Just a couple of weeks ago, that nasty old guillotine-knitter Polly Toynbee reiterated the jaw-dropping narrative of Remoaners at their most vile by openly wishing death upon anyone over 50 who voted Leave in order that Youth would inherit the vote. This narrative of course assumes anyone who wasn’t eligible to vote in 2016 would naturally vote Remain in the event of a second Referendum. Yes, I’ve no doubt all the ‘young people’ Polly Toynbee and her fellow Grauniad scribes probably come into contact with – at a guess, the student offspring of their affluent acquaintances – probably would vote Remain; but what of the products of under-privilege in every grotty corner of the country who are tumbling out of an educational bubble trashed by useless Blairite rhetoric and straight into zero-hours uncertainty or the Circumlocution Office maze of Universal Credit? Why should they automatically give the thumbs-up to the system that exists to make their lives a misery? The great divide in Great Britain is the same today as it has always been – not gender, not colour, not creed, but class.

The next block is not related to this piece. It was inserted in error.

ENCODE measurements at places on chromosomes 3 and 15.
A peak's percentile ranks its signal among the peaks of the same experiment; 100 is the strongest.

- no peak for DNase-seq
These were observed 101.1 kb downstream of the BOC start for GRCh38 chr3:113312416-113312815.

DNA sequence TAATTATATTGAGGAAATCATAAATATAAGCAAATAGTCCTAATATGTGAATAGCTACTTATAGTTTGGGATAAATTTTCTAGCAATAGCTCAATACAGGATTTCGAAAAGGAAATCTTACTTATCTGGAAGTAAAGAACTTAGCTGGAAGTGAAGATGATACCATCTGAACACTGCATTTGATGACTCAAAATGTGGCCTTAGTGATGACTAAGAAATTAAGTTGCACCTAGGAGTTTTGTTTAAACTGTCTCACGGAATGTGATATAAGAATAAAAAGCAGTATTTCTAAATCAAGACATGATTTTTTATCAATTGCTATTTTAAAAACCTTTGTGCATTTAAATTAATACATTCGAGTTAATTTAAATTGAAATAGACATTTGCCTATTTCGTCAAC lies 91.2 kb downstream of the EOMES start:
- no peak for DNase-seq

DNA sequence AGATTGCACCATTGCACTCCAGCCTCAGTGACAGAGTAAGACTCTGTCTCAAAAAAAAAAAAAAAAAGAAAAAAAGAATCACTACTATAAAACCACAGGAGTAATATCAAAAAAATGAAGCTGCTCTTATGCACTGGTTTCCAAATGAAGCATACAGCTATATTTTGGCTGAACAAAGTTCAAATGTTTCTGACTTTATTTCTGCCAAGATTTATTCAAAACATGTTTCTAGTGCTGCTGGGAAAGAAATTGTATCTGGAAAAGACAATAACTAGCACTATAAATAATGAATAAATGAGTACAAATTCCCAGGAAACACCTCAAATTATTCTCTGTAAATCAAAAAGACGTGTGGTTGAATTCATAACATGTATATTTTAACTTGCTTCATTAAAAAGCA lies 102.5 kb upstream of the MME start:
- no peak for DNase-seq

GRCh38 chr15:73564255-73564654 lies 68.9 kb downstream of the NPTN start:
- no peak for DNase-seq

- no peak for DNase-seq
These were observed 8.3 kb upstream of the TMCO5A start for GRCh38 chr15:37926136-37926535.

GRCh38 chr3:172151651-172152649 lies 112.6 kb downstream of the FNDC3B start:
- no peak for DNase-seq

Yes, I know I’m guilty of generalising here. If Leave was an entirely working-class upsurge, how does that explain Jacob Rees-Mogg? Maybe he gets so much air-time because he helps reinforce the MSM view that Leave voters are all either eccentric, vaguely unhinged toffs like the Honourable Member for North East Somerset and Boris, or red-faced gammon men in yellow vests to whom Tommy Robinson is Che Guevara. Dehumanising your enemy is the first rule in the book of warfare, and the populace has been battered by a sustained campaign of dehumanisation by the powerful Remoaner mafia since June 2016, something that continues to this very day with the Project Fear prediction of martial law, absent medicines, empty supermarket shelves and a future Britain resembling that of the BBC’s mid-70s Dystopian drama, ‘Survivors’.

In many respects I wish the Referendum had never happened. I think it has been disastrous for the country’s (admittedly shaky) concept of unity, but at the same time has served to highlight divisions that have been in place for far longer than most were prepared to admit. There is no easy answer and there is no easy outcome, but if the will of the majority is denied, the contract between electorate and elected will be broken forever. And God knows what happens then. Be careful out there…